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Mad Cowboy: Plain Truth from the Cattle Rancher Who Won't Eat Meat Paperback – Aug 2 2001


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Mad Cowboy: Plain Truth from the Cattle Rancher Who Won't Eat Meat + No More Bull!: The Mad Cowboy Targets America's Worst Enemy: Our Diet + The China Study: The Most Comprehensive Study of Nutrition Ever Conducted and the Startling Implications for Diet, Weight Loss and Long-term Health
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Product Details

  • Paperback: 224 pages
  • Publisher: Scribner; 1 edition (Aug. 2 2001)
  • Language: English
  • ISBN-10: 0684854465
  • ISBN-13: 978-0684854465
  • Product Dimensions: 21.4 x 14.1 x 1.4 cm
  • Shipping Weight: 227 g
  • Average Customer Review: 4.7 out of 5 stars  See all reviews (80 customer reviews)
  • Amazon Bestsellers Rank: #118,276 in Books (See Top 100 in Books)
  • See Complete Table of Contents


Inside This Book (Learn More)
First Sentence
I am a fourth-generation dairy farmer and cattle rancher. Read the first page
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Front Cover | Copyright | Table of Contents | Excerpt | Index | Back Cover
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2 of 2 people found the following review helpful By Walk Softly on Jan. 27 2002
Format: Hardcover
This is an excellent book by a fourth-generation Montana cattle rancher turned vegetarian. Lyman writes about how he inherited his father's farm and destroyed it through chemical agricultural practices he learned in college. Right before undergoing surgery for a spinal tumor he remembered how fertile his soil used to be and how dead it now was. He determined then that he would restore the farm his father had given him. During recuperation he took a personal inventory and saw a selfish and callous man. And that inventory began his change toward compassion, vegetarianism and political activism.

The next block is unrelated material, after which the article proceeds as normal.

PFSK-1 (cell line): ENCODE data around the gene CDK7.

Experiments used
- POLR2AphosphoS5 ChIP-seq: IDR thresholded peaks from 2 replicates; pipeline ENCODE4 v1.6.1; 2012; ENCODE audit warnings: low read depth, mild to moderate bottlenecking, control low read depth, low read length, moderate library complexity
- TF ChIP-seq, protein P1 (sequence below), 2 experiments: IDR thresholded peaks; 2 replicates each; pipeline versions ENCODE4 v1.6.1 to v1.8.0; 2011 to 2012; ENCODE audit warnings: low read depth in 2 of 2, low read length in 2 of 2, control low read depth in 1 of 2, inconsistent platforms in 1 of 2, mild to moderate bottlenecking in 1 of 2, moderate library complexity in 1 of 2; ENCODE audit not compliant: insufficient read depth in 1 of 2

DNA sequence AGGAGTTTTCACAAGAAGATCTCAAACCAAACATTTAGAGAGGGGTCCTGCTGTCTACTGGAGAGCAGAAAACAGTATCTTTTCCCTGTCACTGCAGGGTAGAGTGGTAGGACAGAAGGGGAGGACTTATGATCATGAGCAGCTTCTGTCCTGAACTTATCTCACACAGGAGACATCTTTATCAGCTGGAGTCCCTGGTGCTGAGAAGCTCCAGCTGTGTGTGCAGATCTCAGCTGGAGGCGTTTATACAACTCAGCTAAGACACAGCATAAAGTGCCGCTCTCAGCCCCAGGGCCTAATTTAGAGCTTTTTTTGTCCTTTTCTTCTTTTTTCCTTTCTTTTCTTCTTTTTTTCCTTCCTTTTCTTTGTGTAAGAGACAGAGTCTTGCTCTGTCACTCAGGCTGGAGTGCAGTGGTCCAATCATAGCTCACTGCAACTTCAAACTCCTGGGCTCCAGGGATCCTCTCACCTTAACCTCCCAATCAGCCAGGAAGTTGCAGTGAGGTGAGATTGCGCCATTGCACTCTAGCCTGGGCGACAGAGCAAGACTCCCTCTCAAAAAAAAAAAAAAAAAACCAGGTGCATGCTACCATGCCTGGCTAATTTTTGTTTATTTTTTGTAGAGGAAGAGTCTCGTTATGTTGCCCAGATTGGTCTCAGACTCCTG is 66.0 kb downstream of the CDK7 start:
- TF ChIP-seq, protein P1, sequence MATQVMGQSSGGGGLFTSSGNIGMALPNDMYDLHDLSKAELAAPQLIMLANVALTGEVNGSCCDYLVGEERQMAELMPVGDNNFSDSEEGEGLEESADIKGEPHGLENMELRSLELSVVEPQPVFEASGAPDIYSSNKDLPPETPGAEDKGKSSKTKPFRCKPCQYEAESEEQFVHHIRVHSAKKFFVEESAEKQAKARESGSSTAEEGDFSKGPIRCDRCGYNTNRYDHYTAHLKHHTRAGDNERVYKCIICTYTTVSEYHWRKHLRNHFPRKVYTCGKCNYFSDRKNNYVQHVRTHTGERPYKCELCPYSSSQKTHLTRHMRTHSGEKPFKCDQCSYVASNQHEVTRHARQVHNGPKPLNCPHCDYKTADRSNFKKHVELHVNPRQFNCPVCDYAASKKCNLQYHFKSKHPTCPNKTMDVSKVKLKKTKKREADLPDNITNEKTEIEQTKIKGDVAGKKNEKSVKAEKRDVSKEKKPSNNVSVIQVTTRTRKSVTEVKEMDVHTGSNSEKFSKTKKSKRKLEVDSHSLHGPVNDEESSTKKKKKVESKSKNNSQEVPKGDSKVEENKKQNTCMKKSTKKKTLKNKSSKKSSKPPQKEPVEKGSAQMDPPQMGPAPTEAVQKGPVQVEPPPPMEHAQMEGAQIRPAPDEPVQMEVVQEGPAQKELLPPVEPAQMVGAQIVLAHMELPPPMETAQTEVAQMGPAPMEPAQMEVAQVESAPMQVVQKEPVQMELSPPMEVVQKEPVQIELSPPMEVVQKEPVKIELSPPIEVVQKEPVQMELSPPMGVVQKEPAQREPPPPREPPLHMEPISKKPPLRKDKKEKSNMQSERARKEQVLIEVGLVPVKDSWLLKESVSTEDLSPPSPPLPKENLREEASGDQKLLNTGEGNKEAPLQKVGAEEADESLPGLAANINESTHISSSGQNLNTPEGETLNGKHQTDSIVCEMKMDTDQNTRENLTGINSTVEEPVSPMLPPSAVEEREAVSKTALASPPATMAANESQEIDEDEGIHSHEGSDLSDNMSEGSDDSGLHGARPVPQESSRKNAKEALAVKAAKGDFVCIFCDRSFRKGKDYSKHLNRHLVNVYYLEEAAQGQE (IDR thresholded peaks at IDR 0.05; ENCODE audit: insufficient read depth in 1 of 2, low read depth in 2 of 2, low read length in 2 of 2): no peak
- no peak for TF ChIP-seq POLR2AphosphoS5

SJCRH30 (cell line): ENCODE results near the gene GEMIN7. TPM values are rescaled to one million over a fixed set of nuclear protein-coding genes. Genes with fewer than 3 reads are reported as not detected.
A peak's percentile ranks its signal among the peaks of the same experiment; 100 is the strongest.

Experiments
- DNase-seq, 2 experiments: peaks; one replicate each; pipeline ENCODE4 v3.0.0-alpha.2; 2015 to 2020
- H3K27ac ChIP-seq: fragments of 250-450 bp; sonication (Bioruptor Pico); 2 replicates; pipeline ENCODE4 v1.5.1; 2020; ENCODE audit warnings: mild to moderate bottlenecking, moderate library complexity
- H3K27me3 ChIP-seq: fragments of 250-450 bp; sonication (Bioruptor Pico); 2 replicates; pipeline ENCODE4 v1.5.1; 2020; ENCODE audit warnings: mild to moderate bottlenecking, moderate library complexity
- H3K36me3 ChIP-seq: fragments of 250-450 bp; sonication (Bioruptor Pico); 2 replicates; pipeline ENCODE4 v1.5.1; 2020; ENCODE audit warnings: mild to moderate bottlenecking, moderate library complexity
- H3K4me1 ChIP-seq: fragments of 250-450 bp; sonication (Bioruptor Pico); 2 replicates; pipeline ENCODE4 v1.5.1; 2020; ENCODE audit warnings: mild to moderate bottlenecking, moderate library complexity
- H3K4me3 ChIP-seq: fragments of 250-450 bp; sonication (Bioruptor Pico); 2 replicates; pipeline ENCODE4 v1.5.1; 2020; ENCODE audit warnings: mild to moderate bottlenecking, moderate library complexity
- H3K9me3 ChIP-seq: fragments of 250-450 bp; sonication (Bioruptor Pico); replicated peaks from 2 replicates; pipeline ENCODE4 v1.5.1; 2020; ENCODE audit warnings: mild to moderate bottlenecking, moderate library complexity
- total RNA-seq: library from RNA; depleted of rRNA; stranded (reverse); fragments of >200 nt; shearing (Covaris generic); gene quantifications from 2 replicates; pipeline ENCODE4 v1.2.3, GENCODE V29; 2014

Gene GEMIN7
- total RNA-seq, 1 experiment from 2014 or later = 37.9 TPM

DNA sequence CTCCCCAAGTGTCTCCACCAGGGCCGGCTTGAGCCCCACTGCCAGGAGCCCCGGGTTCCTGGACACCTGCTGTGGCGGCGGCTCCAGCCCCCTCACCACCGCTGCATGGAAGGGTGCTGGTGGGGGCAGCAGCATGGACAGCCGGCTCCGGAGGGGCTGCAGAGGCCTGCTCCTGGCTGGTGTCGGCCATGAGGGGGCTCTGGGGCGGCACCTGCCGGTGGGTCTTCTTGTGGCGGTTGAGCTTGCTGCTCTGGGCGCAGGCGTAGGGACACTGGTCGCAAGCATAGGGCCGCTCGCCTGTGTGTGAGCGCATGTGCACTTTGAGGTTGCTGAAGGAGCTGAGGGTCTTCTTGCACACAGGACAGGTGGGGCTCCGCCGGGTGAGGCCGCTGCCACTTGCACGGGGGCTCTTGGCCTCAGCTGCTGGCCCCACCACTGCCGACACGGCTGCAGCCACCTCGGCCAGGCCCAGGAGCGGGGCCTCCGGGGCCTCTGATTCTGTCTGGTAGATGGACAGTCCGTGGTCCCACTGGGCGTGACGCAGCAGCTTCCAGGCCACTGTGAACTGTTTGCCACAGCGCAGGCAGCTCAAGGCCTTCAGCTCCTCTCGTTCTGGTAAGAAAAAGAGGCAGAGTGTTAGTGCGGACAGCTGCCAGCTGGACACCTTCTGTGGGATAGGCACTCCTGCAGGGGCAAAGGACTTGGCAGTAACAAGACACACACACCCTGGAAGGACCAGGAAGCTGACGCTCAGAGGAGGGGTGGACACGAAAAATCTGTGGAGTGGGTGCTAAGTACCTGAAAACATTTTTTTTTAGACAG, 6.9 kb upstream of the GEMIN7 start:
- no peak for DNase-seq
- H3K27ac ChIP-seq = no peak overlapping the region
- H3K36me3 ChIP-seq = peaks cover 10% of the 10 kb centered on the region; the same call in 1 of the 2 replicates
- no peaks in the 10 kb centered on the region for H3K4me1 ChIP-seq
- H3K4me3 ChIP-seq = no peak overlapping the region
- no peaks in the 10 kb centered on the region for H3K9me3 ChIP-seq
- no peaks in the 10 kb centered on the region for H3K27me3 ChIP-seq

The majority of the book covers the detrimental effects to the environment and our health in choosing a meat-based diet to include chemical farm management, antibiotics, bovine growth hormone, mad cow disease and related human diseases, loss of forest, top soil, desertification, global warming, loss of wildlife, water pollution, etc. You'll get a nice education of the kind of foods they feed cattle that we in turn ingest. The last chapter includes some sound dietary recommendations.